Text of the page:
1 July 2009
Diageo, the world’s leading premium drinks company, today announces proposals for significant restructuring of its Scottish business.
The planned restructuring follows a major review looking at how Diageo can best ensure the long-term sustainability of its operations in Scotland in the current economic conditions.
The resulting plans – backed by a £100 million investment – will mean an overall reduction of up to 500 jobs in Scotland. The closure of Diageo sites in Kilmarnock and at Port Dundas in Glasgow will lead to the loss of up to 900 jobs over the next two years while around 400 new jobs will be created through the expansion of a packaging plant in Fife. A new coopering centre will be created in Clackmannanshire. There would be no compulsory redundancies at impacted sites for 12 months.
These plans – for implementation over the next two years – will be an important part of securing the long-term competitiveness of Diageo’s Scottish business and, by retaining all existing production activities in Scotland, underpin the company’s continuing commitment to Scotland.
The detailed outcome of the review proposes the following:
· Consolidation of packaging operations from three sites to two. This would result in the closure of the Kilmarnock Packaging Plant in Ayrshire over a two-year period with the loss of approximately 700 jobs by the end of 2011. To maintain its competitiveness Diageo would concentrate investment on two locations in Glasgow and Fife. The Kilmarnock plant faces infrastructure limitations and Diageo believes that investing in the two other sites will ensure a sustainable future for its Scottish packaging operations.
· An £86 million investment to expand the Leven Packaging Plant in Fife. This would include the construction – subject to planning approval – of a new packaging hall to open in mid-2011 and the creation of approximately 400 new jobs. The company hopes that a number of these jobs would be taken by employees transferring from Kilmarnock.
· The Shieldhall Packaging Plant in Glasgow would receive a further £3 million investment on top of the £15 million invested in the plant over recent years. This investment, along with some changes in working practices, would result in the loss of 30 jobs at the site.
· The closure of Port Dundas Distillery in Glasgow and the adjacent Dundashill Cooperage. These plans would result in a loss of up to 140 jobs although it is hoped that some employees would relocate to a new cooperage in Central Scotland. Diageo believes its long-term grain whisky requirements can be best met through continued expansion of the Cameronbridge Distillery in Fife. Cameronbridge has already received £40 million investment in the last two years. In addition, a £65 million investment announced last year – believed to be the largest ever by a private company outwith the utilities industry – will create a bioenergy facility that will ensure Cameronbridge meets the highest environmental standards.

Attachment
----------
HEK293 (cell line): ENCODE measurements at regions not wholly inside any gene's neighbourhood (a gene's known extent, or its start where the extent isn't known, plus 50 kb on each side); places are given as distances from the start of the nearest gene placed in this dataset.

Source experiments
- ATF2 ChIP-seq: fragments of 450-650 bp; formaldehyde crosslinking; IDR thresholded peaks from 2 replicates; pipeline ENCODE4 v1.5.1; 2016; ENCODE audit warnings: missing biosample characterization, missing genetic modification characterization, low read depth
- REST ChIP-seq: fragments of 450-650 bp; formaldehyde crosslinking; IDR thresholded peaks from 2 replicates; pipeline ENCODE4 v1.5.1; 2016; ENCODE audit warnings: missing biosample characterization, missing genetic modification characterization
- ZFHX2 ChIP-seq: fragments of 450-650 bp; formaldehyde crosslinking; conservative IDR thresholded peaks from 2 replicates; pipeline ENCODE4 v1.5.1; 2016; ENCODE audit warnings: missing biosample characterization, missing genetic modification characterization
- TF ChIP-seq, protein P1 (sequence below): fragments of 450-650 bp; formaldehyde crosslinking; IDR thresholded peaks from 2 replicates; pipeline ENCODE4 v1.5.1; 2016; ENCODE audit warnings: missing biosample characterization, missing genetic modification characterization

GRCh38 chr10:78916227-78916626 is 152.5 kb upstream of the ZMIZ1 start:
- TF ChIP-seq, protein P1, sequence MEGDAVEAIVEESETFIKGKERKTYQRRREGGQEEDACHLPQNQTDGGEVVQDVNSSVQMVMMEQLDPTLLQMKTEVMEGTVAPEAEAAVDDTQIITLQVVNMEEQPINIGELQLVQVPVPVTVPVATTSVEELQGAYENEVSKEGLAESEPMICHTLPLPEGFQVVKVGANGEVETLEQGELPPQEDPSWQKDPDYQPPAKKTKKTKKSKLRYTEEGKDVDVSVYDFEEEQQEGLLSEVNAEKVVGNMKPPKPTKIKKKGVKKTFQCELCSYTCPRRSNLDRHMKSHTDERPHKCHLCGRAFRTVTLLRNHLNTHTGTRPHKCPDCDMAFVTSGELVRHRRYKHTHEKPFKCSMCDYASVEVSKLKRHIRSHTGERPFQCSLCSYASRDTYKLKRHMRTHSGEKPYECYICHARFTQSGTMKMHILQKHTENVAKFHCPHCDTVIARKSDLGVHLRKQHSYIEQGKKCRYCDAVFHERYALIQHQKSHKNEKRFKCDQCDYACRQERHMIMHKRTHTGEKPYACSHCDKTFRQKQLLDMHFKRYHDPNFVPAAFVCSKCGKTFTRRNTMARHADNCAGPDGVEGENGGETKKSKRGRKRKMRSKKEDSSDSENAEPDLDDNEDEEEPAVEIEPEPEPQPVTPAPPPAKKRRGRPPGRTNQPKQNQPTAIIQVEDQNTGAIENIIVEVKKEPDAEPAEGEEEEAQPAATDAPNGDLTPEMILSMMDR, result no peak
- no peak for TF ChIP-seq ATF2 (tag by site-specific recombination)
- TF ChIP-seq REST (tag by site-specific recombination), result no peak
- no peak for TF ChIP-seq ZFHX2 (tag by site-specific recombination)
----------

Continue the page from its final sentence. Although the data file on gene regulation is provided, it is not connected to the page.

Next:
· Relocation of approximately 80 office-based employees from Dundas House in Glasgow to another location in Central Scotland over the next two years.
· A new £9 million cooperage to be built at Diageo’s existing site at Cambus near Alloa by summer 2011. Diageo’s nearby Carsebridge Cooperage would be closed. The relocation of around 40 roles from Carsebridge Cooperage to Cambus, together with some roles relocating from Dundashill Cooperage, would bring the total number of jobs at the new Cambus Cooperage to about 70.
· Operations currently undertaken at the Hurlford consolidation warehouse in Ayrshire will be contracted to third party logistics company, Malcolm Group. The 64 despatch warehouse jobs at Hurlford will be transferred under TUPE regulations and Diageo will exit the site in early 2010. This proposal supports a more cost effective and efficient way of working for the whole logistics network. The 36 remaining Diageo jobs at Hurlford would be relocated to other sites.
· Haulage of distillery co-products will be contracted to third party transport company, McPherson Ltd. The 16 associated jobs based in Speyside will be transferred under TUPE regulations. This proposal is aimed at achieving more flexible and cost effective handling of co-products movement.
Having communicated its plans, Diageo will now engage in formal consultation with employees.
Bryan Donaghey, Managing Director of Diageo Scotland, said: “These decisions have been extremely difficult to take. We have only reached them after an exhaustive review of all the possible alternatives. I am sorry for the impact this announcement will have on our employees and their families in Kilmarnock and Glasgow and the difficulty this will cause in Kilmarnock where we are a major employer.
“We believe the plans announced today will help secure the sustainability of our business in Scotland. As Scotland’s largest manufacturing exporter, 85% of our output from Scotland is exported to over 180 markets worldwide. We therefore need to be competitive in a global context and the restructuring announced today is a key part of this.
“Our plans and the associated £100 million investment reflect the strength of Diageo’s continued commitment to Scotland. With these changes, Diageo would still employ nearly 4,000 people across the country.
“We will do everything we can to support our employees through this difficult time. We will also work closely with local political and community leaders in Kilmarnock so that together we can seek to address the impact this announcement will have on the town.”